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The recent comments by CNO Admiral Watkins concerning war fighting in the Arctic Ocean are bound to start a spiral of academic and press inquiry into the subject of strategic ASW. (Ed. note: Strategic ASW is, primarily attack submarines versus ballistic missile submarines–SSBNs.) The CNO ‘s comments as noted in the Submarine Review and in Air Force Magazine represent an open and major change in u.s. defense doctrine.

Although Clausewitz and Mahan taught that the enemy military forces were the proper object in war, strategic nuclear forces have often been thought to be exempt from this principle. In the past, the u.s. has also disavowed the development of defensive capabilities which could negate the actions of Soviet strategic forces. Anti-ballistic missile capabilities and civil defense measures have not been pushed. Rather than deterrence by defense, dissuasion through the terror of offense has seemingly been preferred.

Under the concept of allowing one’s own cities and forces to be vulnerable to an opponent’s attack, it was hoped that our opponent would be “educated” to recognize that such policies were logical and less expensive. Each side would then be assured of threatening the “assured destruction” of his opponent. This mutual vulnerability is better known as Mutual Assured Destruction (MAD).

Unfortunately, the USSR has taken numerous steps which have led the u.S. to conclude that they do not subscribe to MAD. In fact, the Soviets have evidenced a totally different concept of deterrence. Their view is that defense is both logical and necessary. They have taken efforts to protect their national command center, their military forces, and their civilian population. In short, the Soviet view of deterrence is to have superiority over all possible enemies and the capability to fight a war and limit damage to their homeland should deterrence fail.

The U.S. has belatedly acknowledged that such a defense doctrine is desirable. But the u.s. bas not finalized a strategy or procured the forces necessary to implement a strategic nuclear defense.

Despite the fact that current deterrence strategy for the past two Administrations rejects MAD, there are considerable nUJDbers of the American public, press, academics, and legislators who think that MAD is still u.s. policy–or that it should be.

Those who defend HAD argue that efforts by the u.s. to threaten Soviet strategic nuclear forces is “destabilizing”. This is the fantasy world where a threat to weapons is bad while a threat to unarmed civilians is good.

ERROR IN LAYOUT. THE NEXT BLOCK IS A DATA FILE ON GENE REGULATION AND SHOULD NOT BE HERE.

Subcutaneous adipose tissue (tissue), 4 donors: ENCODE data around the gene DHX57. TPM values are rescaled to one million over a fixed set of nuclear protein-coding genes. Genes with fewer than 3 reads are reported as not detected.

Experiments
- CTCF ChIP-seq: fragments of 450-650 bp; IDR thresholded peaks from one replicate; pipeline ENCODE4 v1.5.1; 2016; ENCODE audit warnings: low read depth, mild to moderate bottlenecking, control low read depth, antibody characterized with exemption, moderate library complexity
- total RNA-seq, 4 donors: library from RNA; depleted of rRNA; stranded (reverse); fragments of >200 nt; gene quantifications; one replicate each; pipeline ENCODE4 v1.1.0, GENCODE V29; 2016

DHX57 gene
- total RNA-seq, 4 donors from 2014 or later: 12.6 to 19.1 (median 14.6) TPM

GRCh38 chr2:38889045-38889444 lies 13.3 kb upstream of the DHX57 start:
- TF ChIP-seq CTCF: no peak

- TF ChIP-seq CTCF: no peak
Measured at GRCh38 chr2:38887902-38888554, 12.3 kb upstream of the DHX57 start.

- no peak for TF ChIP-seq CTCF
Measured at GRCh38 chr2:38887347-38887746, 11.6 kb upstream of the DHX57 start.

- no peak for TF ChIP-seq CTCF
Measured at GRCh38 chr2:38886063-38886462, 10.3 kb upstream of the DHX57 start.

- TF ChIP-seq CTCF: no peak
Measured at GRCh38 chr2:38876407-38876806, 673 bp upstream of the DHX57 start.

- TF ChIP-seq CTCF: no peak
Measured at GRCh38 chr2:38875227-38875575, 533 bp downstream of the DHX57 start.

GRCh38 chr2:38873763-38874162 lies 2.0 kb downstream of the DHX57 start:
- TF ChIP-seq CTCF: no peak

As is well known, our Navy bas provided a survivable strategic nuclear reserve force–with its SSBNs–which could threaten the “punishment” of Assured Destruction should deterrence and subsequently, strategic defense fail.

U.S. SSBNs have been part of a “countervailing strategy” which uses a triad of forces capable of: providing a secure reserve; prompt and delayed targeting across the full range of enemy strategic targets; flexibility in weapon delivery; and escalation control.

The U.S. is obviously not adding defense to its well thought out strategic offense. Should deterrence fail, our National Co..and Authority will have the option of employing forces both offensively and defensively in order to limit damage to the u.s. and to inhibit further use of strategic weapons. In some circles, this policy is known as deterrence by threatening to deny victory–or deterrence by nuclear war fighting.

Providing the President with an option to defend his nation in strategic nuclear war is not only a good idea but supports the political end to which war is tailored. Taking a page from Clausewitz or Mahan, it might be realized that the u.s. Navy should engage the center of gravity of the Soviet Navy main fleet–of SSBNs–whether it be actively engaged or withheld.

Another area of discussion which will likely grow out of the CNO’s talk is that of sanctuaries or zones where strategic ASW–attack on enemy SSBNs–cannot be practiced. Support for such ideas CBIIle from former President Jimmy Carter. Such ideas however are not in the interest of the u.s. under the present accepted national military doctrine, since they represent a way to return to MAD as a doctrine for deterrence. Furthermore, zones free of ASW limit other missions which might be conducted by forces with a strategic ASW capability. ASW free zones tend to undermine the acquistion of good intelligence from submarines–affecting deterrence.

Strategic ASW using attack submarines is a justifiable mission which is morally defensible. One must assume that it was necessary to take this mission out of the closet in order to support new weapons systems. Now that it is out of the closet, we should prepare ourselves for the inevitable examination from strategic thinkers and a legislature which may not agree with the concept of deterrence through promoting a capability to defend oneself should deterrence fail.

Commander Jaaes John Tritten, USN

Naval Submarine League

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